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Re: [ontolog-forum] Presentations and Representations

To: Ontolog-forum <ontolog-forum@xxxxxxxxxxxxxxxx>
From: Jon Awbrey <jawbrey@xxxxxxx>
Date: Fri, 03 Aug 2007 23:18:09 -0400
Message-id: <46B3EFF1.21ED07AB@xxxxxxx>
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JA  = Jon Awbrey 
KBL = Kathryn Blackmond Laskey    (02)

Re: Phenomena and Formalizations
http://ontolog.cim3.net/forum/ontolog-forum/2007-08/msg00090.html    (03)

Continuing from where I left off ...    (04)

KBL: Formal models enable engineering to take place.  They allow
     people to communicate precisely about a phenomenon in which
     they have a compelling interest.  They enable other people to
     understand exactly what is being said about the phenomenon of
     interest.    (05)

Yes, formalizations can add exactness and precision to the developing
discussion of the phenomenal domain of interest.  There is, of course,
nothing automatic about this -- it all depends on whether the formal
model is "apt", whether it captures just the right aspects of a domain
of interest.  The history of science is littered with cases of sterile
formalizations -- formalization for the sake of formalization alone --
and not for the sake of the object phenomena.  And "precision", precisely
speaking, is typically purchased in a trade-off for accuracy, completeness,
and concreteness.  In other words, a formal model involves abstraction and
approximation.    (06)

KBL: They enable automated reasoning engines to process descriptions
     of the phenomenon of interest to derive logical consequences of
     the descriptions that were not immediately obvious to those who
     formulated the descriptions.    (07)

Yes, this is the never-ending dream that many of us have been dreaming
for decades, but the actaul fact at present is that automated reasoning
as we know it seldom delivers any news that we did not work out the hard
way years before.  Still, it doesn't hurt to dream -- when the sun is not
shining, anyway.    (08)

Speaking of dreamland, I'm oftuit ...    (09)

Jon Awbrey    (010)

KBL: Sometimes this identifies weaknesses in the descriptions that can be
     repaired to yield improved descriptions.  Other times, the consequences
     of the descriptions elicit great surprise and consternation, but when
     checked against the world, they turn out to be correct!  Historically,
     this has been one of the most powerful features of the scienfific method.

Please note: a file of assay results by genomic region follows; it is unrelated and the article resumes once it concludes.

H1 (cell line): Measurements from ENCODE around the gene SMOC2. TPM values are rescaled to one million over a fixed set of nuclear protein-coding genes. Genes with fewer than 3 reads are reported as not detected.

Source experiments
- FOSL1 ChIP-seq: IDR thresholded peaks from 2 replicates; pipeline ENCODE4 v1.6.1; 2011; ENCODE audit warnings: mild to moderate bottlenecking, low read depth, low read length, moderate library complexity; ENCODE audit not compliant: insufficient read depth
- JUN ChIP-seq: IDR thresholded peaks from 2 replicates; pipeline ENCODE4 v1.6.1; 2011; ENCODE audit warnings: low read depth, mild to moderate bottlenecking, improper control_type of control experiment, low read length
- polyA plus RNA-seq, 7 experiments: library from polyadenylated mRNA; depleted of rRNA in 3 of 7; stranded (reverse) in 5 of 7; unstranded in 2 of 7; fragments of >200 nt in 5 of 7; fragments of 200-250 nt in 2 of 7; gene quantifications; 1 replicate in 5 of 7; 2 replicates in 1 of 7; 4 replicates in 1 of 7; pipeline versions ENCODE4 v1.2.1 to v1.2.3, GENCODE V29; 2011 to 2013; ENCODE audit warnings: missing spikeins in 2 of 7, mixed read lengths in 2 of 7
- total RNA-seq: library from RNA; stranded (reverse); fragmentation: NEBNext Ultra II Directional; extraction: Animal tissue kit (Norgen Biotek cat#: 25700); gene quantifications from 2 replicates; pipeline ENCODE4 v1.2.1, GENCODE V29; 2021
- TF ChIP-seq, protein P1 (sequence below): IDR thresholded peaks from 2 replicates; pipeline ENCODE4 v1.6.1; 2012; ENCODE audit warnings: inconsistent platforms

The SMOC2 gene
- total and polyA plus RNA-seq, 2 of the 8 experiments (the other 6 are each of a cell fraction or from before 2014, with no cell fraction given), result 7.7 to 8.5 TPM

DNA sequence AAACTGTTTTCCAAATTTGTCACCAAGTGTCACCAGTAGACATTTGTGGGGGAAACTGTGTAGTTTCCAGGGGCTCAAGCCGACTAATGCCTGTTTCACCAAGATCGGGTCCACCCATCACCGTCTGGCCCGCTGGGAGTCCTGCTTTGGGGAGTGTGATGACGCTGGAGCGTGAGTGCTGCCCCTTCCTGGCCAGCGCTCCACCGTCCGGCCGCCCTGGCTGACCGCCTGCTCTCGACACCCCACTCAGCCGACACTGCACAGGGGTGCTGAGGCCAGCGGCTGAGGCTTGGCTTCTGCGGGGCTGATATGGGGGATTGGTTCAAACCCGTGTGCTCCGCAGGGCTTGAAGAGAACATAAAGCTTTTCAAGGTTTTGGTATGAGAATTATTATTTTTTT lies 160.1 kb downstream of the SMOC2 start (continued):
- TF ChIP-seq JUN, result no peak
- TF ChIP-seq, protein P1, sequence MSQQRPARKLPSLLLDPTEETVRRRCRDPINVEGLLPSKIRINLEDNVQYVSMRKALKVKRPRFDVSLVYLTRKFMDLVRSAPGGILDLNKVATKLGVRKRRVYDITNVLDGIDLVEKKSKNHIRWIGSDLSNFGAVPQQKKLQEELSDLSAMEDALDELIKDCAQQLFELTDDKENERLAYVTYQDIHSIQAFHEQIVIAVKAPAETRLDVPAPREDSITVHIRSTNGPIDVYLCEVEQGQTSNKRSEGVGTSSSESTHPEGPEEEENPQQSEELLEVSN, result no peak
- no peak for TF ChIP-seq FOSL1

One constructs a precise formal theory of a phenomenon.  The formal theory
     explains empirical observations that have been obtained, but also entails
     some highly-counter-intuitive consequeces that -- amazingly -- turn out
     upon investigation to be correct!    (011)

KBL: There are people who care more about formal models per se than
     they do about the phenomena being modeled.  Such people tend to
     become pure mathematicians or logicians.    (012)

KBL: There are people who care about the phenomenon and dislike
     mathematics and logic.  Because they find mathematics difficult
     and unpleasant, they tend to balk at the intellectual effort required
     to apply math and logic to the phenomena in which they have an intrinsic
     interest.  However, when they encounter a truly gifted teacher who can
     explain the relevance, they usually do come to understand why formal
     models are necessary and important.    (013)

KBL: There also are people who have an affinity both for the formal models 
     and for some particular phenomenon to which formal models can be 
     applied. Such people are the ones who make the breakthrough advances.    (014)

KBL: None of this is intended to disparage in any way other modes of 
     inquiry and understanding, such as analogy, informal case studies, 
     experiential learning, and the like.  Formal models are not the ONLY 
     way to understand a phenomenon. They do not replace other ways of 
     thinking about a phenomenon.  Nevertheless, they can be extremely 
     useful. And they are essential for engineering and information 
     technology.    (015)

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